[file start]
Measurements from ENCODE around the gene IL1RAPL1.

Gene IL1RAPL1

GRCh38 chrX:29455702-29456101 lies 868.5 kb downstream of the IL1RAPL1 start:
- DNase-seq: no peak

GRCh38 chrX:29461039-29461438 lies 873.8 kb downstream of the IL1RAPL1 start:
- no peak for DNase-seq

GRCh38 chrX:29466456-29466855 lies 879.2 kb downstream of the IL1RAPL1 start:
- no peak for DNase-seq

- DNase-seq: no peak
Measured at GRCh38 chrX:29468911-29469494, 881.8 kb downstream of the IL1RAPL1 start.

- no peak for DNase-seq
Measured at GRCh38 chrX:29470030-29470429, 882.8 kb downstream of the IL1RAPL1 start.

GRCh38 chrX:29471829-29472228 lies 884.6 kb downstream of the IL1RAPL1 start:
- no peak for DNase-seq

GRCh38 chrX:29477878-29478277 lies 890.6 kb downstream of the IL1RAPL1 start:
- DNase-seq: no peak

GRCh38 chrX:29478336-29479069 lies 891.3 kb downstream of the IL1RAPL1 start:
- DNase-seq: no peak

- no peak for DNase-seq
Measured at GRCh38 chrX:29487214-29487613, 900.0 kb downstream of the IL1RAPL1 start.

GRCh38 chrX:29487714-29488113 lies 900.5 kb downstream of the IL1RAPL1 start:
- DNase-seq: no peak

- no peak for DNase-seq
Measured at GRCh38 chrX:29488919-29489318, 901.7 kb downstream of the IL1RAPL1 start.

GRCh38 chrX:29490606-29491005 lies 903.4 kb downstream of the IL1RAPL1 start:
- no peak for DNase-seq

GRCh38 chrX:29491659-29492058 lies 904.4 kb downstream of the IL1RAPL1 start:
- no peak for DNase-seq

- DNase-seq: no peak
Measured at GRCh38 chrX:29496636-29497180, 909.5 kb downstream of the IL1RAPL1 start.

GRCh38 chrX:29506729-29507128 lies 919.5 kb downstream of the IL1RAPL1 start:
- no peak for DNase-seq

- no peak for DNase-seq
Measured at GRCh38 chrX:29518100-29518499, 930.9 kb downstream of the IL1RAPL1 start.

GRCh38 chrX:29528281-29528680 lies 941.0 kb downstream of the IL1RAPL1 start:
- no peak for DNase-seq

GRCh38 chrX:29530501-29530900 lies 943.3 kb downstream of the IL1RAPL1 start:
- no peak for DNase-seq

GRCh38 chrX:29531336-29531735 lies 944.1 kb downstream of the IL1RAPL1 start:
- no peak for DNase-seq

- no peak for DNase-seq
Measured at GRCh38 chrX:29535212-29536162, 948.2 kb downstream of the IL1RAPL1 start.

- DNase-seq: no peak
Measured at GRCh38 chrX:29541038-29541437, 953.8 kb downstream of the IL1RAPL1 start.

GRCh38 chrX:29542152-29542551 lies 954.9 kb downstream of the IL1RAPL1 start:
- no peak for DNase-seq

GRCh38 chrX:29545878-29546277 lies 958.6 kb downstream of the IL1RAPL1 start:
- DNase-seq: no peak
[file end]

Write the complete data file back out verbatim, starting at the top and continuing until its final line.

Measurements from ENCODE around the gene IL1RAPL1.

Gene IL1RAPL1

GRCh38 chrX:29455702-29456101 lies 868.5 kb downstream of the IL1RAPL1 start:
- DNase-seq: no peak

GRCh38 chrX:29461039-29461438 lies 873.8 kb downstream of the IL1RAPL1 start:
- no peak for DNase-seq

GRCh38 chrX:29466456-29466855 lies 879.2 kb downstream of the IL1RAPL1 start:
- no peak for DNase-seq

- DNase-seq: no peak
Measured at GRCh38 chrX:29468911-29469494, 881.8 kb downstream of the IL1RAPL1 start.

- no peak for DNase-seq
Measured at GRCh38 chrX:29470030-29470429, 882.8 kb downstream of the IL1RAPL1 start.

GRCh38 chrX:29471829-29472228 lies 884.6 kb downstream of the IL1RAPL1 start:
- no peak for DNase-seq

GRCh38 chrX:29477878-29478277 lies 890.6 kb downstream of the IL1RAPL1 start:
- DNase-seq: no peak

GRCh38 chrX:29478336-29479069 lies 891.3 kb downstream of the IL1RAPL1 start:
- DNase-seq: no peak

- no peak for DNase-seq
Measured at GRCh38 chrX:29487214-29487613, 900.0 kb downstream of the IL1RAPL1 start.

GRCh38 chrX:29487714-29488113 lies 900.5 kb downstream of the IL1RAPL1 start:
- DNase-seq: no peak

- no peak for DNase-seq
Measured at GRCh38 chrX:29488919-29489318, 901.7 kb downstream of the IL1RAPL1 start.

GRCh38 chrX:29490606-29491005 lies 903.4 kb downstream of the IL1RAPL1 start:
- no peak for DNase-seq

GRCh38 chrX:29491659-29492058 lies 904.4 kb downstream of the IL1RAPL1 start:
- no peak for DNase-seq

- DNase-seq: no peak
Measured at GRCh38 chrX:29496636-29497180, 909.5 kb downstream of the IL1RAPL1 start.

GRCh38 chrX:29506729-29507128 lies 919.5 kb downstream of the IL1RAPL1 start:
- no peak for DNase-seq

- no peak for DNase-seq
Measured at GRCh38 chrX:29518100-29518499, 930.9 kb downstream of the IL1RAPL1 start.

GRCh38 chrX:29528281-29528680 lies 941.0 kb downstream of the IL1RAPL1 start:
- no peak for DNase-seq

GRCh38 chrX:29530501-29530900 lies 943.3 kb downstream of the IL1RAPL1 start:
- no peak for DNase-seq

GRCh38 chrX:29531336-29531735 lies 944.1 kb downstream of the IL1RAPL1 start:
- no peak for DNase-seq

- no peak for DNase-seq
Measured at GRCh38 chrX:29535212-29536162, 948.2 kb downstream of the IL1RAPL1 start.

- DNase-seq: no peak
Measured at GRCh38 chrX:29541038-29541437, 953.8 kb downstream of the IL1RAPL1 start.

GRCh38 chrX:29542152-29542551 lies 954.9 kb downstream of the IL1RAPL1 start:
- no peak for DNase-seq

GRCh38 chrX:29545878-29546277 lies 958.6 kb downstream of the IL1RAPL1 start:
- DNase-seq: no peak